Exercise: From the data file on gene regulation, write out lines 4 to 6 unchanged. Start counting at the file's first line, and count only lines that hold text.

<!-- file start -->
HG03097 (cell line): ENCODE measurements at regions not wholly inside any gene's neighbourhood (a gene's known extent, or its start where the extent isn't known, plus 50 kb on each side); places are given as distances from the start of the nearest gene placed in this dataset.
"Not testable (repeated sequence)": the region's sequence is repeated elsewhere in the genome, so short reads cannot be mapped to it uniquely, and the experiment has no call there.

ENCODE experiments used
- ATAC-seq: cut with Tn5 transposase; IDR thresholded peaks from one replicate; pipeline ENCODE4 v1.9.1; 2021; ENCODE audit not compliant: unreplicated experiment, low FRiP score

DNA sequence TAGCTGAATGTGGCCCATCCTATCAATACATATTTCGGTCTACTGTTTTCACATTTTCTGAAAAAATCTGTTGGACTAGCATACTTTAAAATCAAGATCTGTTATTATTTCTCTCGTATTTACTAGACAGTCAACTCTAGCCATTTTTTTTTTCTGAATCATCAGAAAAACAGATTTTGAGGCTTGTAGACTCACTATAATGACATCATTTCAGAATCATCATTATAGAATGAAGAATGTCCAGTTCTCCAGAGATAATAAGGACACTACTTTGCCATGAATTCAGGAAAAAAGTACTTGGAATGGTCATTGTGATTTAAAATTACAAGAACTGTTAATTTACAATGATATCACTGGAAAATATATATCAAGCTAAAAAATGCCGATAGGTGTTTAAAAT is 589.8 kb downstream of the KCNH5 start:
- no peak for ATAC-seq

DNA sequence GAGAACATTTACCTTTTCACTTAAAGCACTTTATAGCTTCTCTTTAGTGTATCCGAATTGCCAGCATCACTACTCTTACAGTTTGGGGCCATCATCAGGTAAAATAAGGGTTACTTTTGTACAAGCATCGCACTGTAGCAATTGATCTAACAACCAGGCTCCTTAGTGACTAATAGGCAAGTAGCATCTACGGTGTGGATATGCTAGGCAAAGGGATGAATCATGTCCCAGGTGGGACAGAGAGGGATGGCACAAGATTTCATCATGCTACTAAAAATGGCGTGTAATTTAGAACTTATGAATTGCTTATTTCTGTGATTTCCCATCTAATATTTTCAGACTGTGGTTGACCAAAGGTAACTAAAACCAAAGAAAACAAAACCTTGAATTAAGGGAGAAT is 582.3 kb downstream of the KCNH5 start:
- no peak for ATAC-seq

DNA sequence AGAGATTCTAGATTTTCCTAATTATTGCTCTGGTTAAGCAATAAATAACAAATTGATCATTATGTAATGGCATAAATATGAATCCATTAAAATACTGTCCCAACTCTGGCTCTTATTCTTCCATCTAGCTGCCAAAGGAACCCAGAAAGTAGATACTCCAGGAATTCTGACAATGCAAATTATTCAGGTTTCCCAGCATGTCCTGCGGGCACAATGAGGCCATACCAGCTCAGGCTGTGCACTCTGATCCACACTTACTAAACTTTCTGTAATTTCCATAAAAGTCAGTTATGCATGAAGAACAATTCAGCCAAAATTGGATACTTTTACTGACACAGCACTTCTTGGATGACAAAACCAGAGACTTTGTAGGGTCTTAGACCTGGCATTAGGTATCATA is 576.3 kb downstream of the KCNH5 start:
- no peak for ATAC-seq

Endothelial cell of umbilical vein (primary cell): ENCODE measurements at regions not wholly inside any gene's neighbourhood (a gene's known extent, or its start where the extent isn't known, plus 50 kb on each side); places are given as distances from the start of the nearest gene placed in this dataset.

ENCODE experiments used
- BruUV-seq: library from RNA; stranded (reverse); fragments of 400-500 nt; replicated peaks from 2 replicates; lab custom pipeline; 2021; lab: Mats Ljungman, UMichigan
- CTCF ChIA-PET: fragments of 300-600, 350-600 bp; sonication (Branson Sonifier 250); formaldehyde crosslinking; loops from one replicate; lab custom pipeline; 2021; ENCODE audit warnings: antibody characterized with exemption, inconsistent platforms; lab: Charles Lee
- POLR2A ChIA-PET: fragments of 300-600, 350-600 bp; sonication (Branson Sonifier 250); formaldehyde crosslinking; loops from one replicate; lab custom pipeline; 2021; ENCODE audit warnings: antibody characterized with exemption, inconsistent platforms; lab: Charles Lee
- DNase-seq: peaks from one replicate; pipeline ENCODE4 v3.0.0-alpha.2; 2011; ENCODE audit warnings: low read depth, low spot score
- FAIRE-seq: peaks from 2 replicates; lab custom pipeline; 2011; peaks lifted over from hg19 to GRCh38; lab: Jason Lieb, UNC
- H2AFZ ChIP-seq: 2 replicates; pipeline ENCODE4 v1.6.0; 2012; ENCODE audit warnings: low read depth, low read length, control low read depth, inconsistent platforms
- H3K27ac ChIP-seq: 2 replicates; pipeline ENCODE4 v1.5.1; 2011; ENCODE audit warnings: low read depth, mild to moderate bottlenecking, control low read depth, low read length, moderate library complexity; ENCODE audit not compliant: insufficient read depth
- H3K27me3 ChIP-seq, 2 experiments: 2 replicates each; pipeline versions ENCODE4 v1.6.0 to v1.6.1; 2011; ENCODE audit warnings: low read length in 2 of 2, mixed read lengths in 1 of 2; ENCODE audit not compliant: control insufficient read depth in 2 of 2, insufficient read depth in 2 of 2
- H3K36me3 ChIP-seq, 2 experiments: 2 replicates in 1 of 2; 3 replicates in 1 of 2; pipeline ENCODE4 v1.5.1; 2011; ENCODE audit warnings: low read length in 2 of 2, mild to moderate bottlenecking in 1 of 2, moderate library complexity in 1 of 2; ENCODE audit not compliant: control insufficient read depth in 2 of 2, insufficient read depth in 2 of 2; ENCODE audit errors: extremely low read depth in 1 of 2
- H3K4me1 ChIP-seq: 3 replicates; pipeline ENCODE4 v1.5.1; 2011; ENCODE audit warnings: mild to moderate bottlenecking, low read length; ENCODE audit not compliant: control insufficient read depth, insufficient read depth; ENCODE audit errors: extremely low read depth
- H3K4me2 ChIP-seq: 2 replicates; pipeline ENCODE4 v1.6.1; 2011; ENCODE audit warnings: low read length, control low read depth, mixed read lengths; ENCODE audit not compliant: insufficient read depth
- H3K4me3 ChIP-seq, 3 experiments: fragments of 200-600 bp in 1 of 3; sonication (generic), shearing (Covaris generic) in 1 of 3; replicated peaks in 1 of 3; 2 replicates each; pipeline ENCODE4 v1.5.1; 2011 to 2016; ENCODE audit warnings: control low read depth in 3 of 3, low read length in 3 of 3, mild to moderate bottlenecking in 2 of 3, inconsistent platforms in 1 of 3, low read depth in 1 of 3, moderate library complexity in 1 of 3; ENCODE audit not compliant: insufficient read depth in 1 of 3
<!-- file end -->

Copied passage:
- ATAC-seq: cut with Tn5 transposase; IDR thresholded peaks from one replicate; pipeline ENCODE4 v1.9.1; 2021; ENCODE audit not compliant: unreplicated experiment, low FRiP score

DNA sequence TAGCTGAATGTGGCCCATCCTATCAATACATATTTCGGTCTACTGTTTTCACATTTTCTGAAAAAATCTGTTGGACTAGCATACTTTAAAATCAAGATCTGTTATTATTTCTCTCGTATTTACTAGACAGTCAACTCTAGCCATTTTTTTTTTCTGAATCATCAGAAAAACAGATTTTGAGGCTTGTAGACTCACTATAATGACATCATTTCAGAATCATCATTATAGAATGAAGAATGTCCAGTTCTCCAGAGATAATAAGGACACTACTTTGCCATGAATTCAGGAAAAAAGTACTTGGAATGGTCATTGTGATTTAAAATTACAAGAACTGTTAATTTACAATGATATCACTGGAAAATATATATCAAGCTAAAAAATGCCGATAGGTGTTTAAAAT is 589.8 kb downstream of the KCNH5 start:
- no peak for ATAC-seq